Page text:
Brett Clevidence wasn’t sure he wanted to continue with athletics after graduating from Monona Grove High School in 2018.
He had just finished seventh in the 110-meter hurdles at the WIAA Division 1 boys state track and field tournament in La Crosse. As a senior, he raced 14 times in that event and finished in the top three all but twice.
Yet, his desire to enter college sports was encouraged by his two high school coaches, Brian Storms and Pete Casey.
“With hurdling or sprinting or anything, everyone wants to be successful at what they do,” Clevidence said. “For me, I wanted to be successful with hurdling or the best that I could be, and they were behind me pushing me every step of the way helping me hit times or correcting form.”
So, Clevidence became a member of the UW-Milwaukee men’s track and field team. While the COVID-19 pandemic wiped out the 2020 outdoor season, Clevidence has been an important member of the Panthers.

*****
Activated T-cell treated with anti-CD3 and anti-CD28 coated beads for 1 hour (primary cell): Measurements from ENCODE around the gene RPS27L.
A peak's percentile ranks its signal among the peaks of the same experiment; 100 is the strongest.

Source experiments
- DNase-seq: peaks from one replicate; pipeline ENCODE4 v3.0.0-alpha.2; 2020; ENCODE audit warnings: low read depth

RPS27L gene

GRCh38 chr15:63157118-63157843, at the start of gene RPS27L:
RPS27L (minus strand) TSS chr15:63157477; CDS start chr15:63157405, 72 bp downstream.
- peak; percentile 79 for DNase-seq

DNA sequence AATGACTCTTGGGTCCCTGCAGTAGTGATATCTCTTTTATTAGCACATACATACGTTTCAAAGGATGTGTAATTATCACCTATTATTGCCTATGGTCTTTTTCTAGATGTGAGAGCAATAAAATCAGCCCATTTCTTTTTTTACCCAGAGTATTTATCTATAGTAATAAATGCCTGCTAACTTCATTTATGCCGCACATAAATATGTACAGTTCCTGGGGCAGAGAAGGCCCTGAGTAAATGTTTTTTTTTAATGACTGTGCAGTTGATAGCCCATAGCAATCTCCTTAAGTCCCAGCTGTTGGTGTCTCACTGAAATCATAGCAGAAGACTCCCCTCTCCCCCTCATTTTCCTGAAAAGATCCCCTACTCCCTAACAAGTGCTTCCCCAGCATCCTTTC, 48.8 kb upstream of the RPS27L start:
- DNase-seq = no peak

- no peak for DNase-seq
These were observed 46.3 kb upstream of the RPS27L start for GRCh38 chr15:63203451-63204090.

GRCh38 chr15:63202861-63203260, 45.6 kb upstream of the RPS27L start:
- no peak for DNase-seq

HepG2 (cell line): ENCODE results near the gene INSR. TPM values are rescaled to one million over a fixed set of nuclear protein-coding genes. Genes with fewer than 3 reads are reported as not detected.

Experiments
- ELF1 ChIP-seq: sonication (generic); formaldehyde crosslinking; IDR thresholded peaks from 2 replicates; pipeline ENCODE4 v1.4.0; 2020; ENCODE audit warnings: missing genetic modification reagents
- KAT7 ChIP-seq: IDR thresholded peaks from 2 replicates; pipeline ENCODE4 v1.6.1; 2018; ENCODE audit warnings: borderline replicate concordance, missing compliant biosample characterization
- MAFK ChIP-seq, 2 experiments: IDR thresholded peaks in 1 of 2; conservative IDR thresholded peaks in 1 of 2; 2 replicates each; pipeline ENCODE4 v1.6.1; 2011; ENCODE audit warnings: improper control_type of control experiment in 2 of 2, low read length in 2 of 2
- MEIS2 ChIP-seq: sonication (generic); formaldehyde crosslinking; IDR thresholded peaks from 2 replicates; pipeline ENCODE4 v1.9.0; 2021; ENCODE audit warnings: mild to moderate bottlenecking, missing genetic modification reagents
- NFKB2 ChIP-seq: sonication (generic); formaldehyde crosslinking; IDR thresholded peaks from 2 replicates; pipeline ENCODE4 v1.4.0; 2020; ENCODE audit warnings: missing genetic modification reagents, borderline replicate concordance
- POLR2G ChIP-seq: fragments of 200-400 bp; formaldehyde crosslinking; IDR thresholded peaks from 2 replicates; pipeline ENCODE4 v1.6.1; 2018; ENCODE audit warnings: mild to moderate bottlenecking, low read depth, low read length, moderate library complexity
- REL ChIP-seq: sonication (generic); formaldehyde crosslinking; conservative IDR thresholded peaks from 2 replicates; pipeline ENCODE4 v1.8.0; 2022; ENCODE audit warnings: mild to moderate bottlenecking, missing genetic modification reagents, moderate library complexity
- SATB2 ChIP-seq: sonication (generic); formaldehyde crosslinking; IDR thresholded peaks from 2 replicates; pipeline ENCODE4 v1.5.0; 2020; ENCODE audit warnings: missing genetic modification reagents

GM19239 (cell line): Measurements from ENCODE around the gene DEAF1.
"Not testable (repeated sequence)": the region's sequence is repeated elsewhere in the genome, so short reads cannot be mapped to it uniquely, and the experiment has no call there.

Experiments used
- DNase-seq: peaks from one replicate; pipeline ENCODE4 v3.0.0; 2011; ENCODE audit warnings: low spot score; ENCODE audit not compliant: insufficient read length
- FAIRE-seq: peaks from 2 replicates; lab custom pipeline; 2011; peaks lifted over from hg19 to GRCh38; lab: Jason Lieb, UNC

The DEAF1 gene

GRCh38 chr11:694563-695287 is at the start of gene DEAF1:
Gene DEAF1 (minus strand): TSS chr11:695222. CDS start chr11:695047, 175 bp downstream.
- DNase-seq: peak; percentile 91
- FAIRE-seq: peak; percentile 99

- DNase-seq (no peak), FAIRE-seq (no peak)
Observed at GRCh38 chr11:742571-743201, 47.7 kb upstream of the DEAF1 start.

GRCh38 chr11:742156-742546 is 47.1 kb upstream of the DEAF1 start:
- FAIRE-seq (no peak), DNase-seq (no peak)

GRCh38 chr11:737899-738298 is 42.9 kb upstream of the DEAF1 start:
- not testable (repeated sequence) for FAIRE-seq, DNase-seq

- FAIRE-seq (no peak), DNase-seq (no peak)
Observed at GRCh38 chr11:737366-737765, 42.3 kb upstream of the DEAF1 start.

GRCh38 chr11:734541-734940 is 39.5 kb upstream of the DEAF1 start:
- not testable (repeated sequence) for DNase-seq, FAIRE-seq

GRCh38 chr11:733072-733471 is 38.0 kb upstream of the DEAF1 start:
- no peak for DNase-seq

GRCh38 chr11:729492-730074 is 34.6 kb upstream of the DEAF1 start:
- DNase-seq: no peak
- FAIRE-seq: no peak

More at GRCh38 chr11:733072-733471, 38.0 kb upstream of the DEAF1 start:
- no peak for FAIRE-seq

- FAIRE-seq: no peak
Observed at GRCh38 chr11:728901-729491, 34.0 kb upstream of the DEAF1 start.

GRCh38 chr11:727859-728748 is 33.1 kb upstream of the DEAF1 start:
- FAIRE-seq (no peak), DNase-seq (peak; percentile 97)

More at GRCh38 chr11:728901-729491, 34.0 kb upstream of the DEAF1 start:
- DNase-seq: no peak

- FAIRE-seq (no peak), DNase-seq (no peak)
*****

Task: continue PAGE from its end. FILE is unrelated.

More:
He got off to a good start during the 2019 indoor season as a freshman in the 60-meter hurdles with a seventh-place finish January 2019 at the Tierney Classic in Milwaukee. He followed that with a personal best of 8.53 seconds at the Meyo Invite at Notre Dame in South Bend, Indiana. Clevidence finished fourth in the Panther Tune-Up in Milwaukee and then took ninth place in his first Horizon League Championship meet in Youngstown, Ohio.
Clevidence continued his success in the 2020 indoor season with a sixth-place showing in the Tierney Classic on Jan. 18, eighth place at the ONU Invite on Feb. 1 and seventh in the Feb. 22 Panther Tune-Up.
In the 2019 outdoor season, Clevidence turned from running hurdles to throwing the javelin as he helped the Panthers take second place in the Horizon League championships in Youngstown by placing fifth with a throw of 156-feet-9-inches.
“I got started in javelin when I decided to give the decathalon a shot when I did club track with Eastside Sharks, and I wasn’t half bad with it,” Clevidence said. “I still think I could use a lot of work on form and technique.”
While many athletes were disappointed over not competing in sports this spring due to the pandemic, Clevidence looked at with a different perspective.
“It’s out of my control and I can’t do anything and being sad isn’t going to change anything,” he said. “I saw it as an opportunity to have more time to train for the following season.”